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Re: POST #4: Copyright

Nikki Helm
In reply to this post by eabbey
After going through the copyright module, I feel I have a better understanding of what does and does not infringe upon copyright. Copyright isn't as strict as I thought it was, but I can see how it could easily be taken too far in the context of education, especially when it comes to linking to a resource. It’s also good to know that doing searches through these resources guarantees your students won’t stumble upon inappropriate content. It seems like this is becoming harder and harder to control. Knowing more about the resources that are available to us as educators, I know I will be more conscious of using those resources instead of just using Google searches to locate information. By using the online resources available to us, you can almost guarantee you won't be infringing upon copyright. I was surprised how specific the allocations for use of audio, images, and video were.
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Re: POST #4: Copyright

Stacie O'Dell
In reply to this post by eabbey
In this post, I will explain how my understanding of copyright changed. I will also explain what I will do with my approach with my classroom materials. I will explain what I will do with student use of our materials as well.

First, copyright has always been very confusing to me. There seemed to be many legal aspects. Whenever I wanted to copy something in the past, I would send it to our district print center. If there was a copyright issue they would notify me. Now, I feel much more informed. The Copyright BriefNOTES for Educators and Students brochure resource that was provided through this AEA self-paced course is so valuable. The questions and answer section, copyright law summary, helpful hints, and general copyright guidelines sections answer all of my questions.

Second, my approach to classroom materials has changed with this course. After reviewing all of AEA’s resources, I will use them exclusively in my classroom. I will refer to the brochure from the AEA to ensure that I follow the copyright rules for each resource. For example, BookFLIX and TrueFlix can’t be copied or redistributed. But, iCLIPART for Schools can have unlimited images, photos, and web art images downloaded for educational use.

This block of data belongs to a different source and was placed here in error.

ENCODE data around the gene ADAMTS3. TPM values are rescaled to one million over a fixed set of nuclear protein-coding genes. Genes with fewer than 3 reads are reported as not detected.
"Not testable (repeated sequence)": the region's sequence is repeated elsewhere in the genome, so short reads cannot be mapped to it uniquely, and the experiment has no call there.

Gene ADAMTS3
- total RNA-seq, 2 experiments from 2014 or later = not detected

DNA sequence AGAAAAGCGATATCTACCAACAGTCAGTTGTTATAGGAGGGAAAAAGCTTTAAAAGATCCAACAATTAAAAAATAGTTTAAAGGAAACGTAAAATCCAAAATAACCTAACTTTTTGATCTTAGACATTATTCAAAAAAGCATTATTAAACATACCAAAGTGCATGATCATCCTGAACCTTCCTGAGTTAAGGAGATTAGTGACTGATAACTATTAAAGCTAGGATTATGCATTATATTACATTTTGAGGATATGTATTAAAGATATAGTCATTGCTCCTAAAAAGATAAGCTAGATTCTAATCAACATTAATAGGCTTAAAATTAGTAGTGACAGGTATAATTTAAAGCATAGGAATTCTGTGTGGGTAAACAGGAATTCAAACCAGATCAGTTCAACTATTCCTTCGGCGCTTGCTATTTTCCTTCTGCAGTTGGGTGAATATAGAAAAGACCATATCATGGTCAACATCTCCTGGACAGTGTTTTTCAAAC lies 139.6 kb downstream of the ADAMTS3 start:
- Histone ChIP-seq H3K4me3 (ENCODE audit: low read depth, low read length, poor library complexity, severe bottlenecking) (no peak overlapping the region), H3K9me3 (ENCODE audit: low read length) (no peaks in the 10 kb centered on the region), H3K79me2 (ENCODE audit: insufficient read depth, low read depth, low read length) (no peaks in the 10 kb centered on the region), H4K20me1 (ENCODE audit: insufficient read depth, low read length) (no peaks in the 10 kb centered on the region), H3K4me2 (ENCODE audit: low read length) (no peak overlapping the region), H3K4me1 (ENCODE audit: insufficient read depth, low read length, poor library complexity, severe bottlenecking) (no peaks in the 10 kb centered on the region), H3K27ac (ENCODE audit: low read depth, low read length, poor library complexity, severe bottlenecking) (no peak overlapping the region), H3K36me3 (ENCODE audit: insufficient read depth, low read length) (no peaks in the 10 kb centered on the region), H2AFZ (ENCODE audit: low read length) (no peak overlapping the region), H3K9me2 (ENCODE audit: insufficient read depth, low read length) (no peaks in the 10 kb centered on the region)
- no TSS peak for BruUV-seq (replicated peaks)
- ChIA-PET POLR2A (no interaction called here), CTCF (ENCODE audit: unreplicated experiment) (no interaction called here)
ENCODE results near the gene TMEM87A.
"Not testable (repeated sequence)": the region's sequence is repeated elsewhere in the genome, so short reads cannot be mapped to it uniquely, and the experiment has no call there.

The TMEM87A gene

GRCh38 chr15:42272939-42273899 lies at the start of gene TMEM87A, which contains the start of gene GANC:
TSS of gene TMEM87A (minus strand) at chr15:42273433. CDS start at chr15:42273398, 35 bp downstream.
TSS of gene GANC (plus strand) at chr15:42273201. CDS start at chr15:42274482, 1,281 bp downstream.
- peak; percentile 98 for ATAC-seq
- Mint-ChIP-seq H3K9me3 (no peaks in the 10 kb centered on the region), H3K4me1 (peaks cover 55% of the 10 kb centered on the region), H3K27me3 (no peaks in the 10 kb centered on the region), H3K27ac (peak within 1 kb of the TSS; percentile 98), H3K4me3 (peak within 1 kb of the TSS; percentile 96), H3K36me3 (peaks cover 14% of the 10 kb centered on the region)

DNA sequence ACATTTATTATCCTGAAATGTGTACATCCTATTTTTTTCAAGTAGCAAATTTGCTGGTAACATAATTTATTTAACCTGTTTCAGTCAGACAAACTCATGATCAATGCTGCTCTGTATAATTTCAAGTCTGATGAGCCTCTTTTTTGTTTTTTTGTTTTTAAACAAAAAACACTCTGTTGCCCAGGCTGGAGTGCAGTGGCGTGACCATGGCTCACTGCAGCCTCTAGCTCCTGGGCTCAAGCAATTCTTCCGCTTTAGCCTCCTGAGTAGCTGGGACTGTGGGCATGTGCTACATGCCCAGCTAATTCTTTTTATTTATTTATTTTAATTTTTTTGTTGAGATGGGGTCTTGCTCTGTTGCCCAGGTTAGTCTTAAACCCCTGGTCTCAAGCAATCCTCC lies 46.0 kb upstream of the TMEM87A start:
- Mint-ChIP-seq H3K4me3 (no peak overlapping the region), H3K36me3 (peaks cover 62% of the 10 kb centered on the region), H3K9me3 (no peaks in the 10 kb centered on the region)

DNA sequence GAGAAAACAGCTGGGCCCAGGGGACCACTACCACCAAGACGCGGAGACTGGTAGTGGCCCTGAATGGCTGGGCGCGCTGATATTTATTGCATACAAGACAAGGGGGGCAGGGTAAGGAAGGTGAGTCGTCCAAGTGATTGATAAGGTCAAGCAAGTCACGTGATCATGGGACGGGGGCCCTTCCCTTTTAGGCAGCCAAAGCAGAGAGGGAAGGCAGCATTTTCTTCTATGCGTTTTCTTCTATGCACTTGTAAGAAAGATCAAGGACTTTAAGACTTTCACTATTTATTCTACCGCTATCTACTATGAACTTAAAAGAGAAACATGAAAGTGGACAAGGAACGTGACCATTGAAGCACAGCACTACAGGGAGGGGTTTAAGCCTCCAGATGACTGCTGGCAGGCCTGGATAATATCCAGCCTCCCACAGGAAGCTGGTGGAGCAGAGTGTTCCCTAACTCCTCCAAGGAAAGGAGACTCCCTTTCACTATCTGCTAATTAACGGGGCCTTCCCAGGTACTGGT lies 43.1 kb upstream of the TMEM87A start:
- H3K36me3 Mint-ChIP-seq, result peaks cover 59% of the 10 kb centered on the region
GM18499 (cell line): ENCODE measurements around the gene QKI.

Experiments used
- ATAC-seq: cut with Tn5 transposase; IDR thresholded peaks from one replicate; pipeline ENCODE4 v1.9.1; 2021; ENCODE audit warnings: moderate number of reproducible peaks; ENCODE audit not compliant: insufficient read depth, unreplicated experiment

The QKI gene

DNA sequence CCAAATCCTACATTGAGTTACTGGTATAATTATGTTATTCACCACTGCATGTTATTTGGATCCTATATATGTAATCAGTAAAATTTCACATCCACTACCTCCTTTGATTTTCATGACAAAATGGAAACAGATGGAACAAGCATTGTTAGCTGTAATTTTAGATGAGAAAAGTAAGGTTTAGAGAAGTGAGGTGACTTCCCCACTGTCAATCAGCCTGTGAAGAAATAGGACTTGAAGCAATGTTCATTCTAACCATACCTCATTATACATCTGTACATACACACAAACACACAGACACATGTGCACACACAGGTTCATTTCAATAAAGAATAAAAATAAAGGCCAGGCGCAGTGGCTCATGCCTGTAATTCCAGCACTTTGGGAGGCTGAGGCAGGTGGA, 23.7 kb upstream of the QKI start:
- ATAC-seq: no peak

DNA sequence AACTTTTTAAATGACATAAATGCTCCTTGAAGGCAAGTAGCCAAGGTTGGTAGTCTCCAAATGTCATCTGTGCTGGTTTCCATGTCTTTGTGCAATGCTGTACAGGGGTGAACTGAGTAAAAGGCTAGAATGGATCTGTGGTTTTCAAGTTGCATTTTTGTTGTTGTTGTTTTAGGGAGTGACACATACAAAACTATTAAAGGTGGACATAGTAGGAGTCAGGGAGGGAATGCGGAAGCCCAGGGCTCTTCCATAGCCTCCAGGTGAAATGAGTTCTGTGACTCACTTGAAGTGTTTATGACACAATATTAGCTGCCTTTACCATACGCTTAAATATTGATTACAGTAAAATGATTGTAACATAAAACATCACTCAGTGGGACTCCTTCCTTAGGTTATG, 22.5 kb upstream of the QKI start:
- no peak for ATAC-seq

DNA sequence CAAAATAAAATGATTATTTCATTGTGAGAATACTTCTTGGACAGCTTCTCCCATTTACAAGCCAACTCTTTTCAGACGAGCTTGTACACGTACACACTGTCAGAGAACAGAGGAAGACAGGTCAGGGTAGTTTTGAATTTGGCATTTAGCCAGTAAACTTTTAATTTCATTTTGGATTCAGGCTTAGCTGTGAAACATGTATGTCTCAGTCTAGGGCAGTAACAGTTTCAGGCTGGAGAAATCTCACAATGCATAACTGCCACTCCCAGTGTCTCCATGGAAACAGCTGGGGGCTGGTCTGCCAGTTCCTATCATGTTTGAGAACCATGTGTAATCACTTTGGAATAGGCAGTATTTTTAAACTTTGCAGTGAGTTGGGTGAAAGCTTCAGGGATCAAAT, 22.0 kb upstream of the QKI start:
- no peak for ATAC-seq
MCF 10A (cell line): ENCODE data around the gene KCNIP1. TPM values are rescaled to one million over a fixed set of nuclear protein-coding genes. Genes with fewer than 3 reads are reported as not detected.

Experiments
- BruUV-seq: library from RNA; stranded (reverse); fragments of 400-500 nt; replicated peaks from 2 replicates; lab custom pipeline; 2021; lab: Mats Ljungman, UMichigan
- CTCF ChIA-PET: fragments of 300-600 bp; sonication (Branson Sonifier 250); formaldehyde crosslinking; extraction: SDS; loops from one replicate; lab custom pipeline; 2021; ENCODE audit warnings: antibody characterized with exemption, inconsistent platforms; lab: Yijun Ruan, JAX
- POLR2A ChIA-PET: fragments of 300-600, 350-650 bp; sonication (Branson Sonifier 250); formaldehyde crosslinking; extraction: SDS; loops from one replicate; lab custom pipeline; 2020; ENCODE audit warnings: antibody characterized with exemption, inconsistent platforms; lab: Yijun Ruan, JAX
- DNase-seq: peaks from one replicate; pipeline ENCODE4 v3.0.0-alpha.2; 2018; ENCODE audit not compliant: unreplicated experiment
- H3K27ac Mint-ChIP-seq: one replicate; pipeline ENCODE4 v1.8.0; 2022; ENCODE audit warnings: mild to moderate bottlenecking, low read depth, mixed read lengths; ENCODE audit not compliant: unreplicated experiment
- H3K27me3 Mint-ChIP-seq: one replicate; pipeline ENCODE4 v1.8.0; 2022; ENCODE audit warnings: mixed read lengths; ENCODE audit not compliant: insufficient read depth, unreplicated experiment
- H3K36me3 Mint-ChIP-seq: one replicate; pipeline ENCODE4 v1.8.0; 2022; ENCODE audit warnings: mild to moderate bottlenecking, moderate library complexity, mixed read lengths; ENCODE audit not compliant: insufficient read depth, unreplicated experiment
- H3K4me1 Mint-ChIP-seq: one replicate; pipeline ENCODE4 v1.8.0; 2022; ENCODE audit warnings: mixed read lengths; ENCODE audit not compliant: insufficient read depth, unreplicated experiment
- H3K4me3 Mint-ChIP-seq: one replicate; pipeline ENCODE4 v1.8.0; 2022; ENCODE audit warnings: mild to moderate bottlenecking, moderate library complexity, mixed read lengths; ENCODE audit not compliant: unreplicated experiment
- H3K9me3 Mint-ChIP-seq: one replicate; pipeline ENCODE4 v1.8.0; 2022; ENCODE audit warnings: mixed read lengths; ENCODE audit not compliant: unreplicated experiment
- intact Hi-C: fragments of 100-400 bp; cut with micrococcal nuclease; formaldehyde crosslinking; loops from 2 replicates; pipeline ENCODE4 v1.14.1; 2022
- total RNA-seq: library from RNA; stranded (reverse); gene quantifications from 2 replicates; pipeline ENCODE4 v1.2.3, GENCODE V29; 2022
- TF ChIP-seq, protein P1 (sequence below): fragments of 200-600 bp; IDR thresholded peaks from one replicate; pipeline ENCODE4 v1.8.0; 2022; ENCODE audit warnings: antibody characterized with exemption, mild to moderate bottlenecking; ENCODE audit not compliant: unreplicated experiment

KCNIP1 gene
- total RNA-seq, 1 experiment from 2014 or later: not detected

Finally, student use of materials will change in my classroom as well.  I have never had a lesson with my students on copyright. I think that would be very appropriate to teach them in elementary school about the copyright laws and how they are affected by them. This is a lifelong thing they will need to know. My lesson would include not only how the copyright affects them in the classroom but also how it affects them as they are researching at home and using digital resources at home.
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Re: POST #4: Copyright

Dusty Krager
In reply to this post by eabbey
I definitely thought copyright laws were more restrictive in classrooms than they really are. I had no idea our AEA provided so many different ways to find information to present in our classrooms that do not infringe on any copyright laws. I now realize it is much safer, smarter, and valid to find resources such as audio books, videos, pictures, and research sites through our AEA digital resources. I am guilty of using videos such as Bill Nye in Science because of his engaging views on various topics, but I now see I have more options that do not put me at risk of not following copyright laws. I will keep in mind that I should only be using about 10% of materials that I have not sought permission to use, just to be cautious. I will also remember that if I am using a resource for direct educational purposes I am probably OK.